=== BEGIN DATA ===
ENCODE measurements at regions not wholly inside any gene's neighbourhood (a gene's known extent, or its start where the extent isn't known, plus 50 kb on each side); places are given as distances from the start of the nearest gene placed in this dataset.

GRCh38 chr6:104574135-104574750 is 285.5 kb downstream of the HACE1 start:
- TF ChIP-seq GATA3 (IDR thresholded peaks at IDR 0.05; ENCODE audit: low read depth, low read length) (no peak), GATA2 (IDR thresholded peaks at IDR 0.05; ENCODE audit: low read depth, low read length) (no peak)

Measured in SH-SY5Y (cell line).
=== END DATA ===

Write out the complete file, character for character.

ENCODE measurements at regions not wholly inside any gene's neighbourhood (a gene's known extent, or its start where the extent isn't known, plus 50 kb on each side); places are given as distances from the start of the nearest gene placed in this dataset.

GRCh38 chr6:104574135-104574750 is 285.5 kb downstream of the HACE1 start:
- TF ChIP-seq GATA3 (IDR thresholded peaks at IDR 0.05; ENCODE audit: low read depth, low read length) (no peak), GATA2 (IDR thresholded peaks at IDR 0.05; ENCODE audit: low read depth, low read length) (no peak)

Measured in SH-SY5Y (cell line).